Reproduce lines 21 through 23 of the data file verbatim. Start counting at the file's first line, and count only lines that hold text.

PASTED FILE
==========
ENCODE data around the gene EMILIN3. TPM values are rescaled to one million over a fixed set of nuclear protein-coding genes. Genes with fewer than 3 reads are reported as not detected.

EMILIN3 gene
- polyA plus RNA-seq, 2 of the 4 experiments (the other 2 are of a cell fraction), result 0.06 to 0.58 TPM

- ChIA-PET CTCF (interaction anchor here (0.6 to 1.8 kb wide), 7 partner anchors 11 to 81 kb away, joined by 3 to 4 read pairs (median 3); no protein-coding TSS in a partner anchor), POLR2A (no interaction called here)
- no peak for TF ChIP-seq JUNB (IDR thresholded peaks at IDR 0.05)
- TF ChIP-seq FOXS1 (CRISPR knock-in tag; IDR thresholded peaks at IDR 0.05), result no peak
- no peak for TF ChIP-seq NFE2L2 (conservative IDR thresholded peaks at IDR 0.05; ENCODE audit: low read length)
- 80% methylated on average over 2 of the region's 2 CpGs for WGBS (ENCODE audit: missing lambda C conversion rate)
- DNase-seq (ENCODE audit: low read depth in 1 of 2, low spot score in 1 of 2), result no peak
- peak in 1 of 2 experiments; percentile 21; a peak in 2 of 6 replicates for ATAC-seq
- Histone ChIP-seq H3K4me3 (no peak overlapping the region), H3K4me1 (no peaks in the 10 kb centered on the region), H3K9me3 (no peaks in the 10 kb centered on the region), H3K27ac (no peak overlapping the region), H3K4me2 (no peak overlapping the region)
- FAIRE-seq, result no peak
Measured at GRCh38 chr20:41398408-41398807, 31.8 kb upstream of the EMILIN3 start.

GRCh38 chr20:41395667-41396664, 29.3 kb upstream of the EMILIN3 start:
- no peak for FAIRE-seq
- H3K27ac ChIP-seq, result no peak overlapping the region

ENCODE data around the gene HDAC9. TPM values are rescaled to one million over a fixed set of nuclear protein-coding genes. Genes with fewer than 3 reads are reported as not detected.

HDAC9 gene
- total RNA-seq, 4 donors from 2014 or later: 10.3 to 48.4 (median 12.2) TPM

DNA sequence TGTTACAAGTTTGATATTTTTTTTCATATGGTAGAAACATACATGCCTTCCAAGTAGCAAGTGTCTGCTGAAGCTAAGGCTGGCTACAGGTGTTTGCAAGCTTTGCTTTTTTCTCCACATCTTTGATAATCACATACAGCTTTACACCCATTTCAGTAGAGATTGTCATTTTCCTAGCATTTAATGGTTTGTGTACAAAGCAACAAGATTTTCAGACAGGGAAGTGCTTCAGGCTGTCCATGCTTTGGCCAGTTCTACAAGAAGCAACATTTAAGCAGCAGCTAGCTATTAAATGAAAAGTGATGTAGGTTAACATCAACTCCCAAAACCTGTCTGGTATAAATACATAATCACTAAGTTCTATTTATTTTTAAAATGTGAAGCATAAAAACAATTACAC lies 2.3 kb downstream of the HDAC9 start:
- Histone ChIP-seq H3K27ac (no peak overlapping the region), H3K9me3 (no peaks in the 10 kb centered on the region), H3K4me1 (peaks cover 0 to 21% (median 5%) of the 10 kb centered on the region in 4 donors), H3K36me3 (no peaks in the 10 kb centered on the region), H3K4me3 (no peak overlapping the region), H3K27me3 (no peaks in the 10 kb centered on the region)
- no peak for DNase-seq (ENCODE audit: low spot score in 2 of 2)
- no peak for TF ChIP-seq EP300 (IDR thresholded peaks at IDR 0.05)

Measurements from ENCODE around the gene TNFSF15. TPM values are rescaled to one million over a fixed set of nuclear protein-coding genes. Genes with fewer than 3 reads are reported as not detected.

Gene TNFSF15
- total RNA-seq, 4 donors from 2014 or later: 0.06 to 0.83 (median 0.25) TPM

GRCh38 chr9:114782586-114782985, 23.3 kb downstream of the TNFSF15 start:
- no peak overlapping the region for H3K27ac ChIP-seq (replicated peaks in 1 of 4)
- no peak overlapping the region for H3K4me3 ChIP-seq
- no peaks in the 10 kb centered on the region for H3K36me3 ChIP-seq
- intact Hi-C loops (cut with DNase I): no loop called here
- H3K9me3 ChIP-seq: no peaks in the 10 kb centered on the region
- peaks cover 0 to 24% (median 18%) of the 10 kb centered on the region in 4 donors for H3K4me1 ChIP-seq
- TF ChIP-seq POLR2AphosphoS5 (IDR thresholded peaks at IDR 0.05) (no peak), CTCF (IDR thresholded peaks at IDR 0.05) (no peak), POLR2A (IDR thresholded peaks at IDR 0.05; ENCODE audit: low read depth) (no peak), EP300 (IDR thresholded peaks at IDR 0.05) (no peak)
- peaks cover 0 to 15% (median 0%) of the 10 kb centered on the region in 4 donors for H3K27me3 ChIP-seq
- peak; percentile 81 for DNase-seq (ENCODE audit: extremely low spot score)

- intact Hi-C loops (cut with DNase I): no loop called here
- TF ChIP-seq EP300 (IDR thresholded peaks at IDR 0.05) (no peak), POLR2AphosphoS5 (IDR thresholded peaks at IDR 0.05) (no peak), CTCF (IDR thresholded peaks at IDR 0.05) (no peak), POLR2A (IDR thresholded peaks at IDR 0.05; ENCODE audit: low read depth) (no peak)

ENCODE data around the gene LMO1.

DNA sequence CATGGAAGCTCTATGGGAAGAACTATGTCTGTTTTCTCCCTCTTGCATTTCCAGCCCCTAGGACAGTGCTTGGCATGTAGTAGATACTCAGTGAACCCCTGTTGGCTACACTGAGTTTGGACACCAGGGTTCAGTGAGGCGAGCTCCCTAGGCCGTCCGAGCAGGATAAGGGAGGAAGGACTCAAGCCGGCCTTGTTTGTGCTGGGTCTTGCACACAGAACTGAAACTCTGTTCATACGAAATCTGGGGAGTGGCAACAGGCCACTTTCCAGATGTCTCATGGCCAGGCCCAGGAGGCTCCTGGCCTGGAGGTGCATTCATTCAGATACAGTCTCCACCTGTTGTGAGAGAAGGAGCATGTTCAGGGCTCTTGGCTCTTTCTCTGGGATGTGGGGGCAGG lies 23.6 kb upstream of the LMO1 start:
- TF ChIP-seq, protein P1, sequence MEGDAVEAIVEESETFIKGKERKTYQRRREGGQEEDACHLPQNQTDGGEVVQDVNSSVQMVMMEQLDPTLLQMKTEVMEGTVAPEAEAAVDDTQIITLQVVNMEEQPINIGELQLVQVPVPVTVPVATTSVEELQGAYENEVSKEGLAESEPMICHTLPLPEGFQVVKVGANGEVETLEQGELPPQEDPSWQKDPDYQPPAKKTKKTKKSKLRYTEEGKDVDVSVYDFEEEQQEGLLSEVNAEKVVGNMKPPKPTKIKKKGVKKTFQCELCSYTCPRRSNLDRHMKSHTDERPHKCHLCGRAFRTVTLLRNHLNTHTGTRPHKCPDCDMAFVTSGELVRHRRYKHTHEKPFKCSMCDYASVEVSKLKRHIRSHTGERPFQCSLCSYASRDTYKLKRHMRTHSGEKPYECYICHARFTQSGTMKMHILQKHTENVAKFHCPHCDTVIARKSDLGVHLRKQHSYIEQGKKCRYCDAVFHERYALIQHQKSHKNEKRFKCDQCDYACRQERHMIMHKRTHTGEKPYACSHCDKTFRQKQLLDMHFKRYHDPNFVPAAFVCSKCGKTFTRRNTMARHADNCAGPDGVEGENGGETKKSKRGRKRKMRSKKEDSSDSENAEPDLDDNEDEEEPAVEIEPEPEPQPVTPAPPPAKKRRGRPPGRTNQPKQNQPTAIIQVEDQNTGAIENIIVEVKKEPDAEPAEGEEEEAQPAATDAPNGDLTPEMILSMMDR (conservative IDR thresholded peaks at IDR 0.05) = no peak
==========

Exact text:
- Histone ChIP-seq H3K27ac (no peak overlapping the region), H3K9me3 (no peaks in the 10 kb centered on the region), H3K4me1 (peaks cover 0 to 21% (median 5%) of the 10 kb centered on the region in 4 donors), H3K36me3 (no peaks in the 10 kb centered on the region), H3K4me3 (no peak overlapping the region), H3K27me3 (no peaks in the 10 kb centered on the region)
- no peak for DNase-seq (ENCODE audit: low spot score in 2 of 2)
- no peak for TF ChIP-seq EP300 (IDR thresholded peaks at IDR 0.05)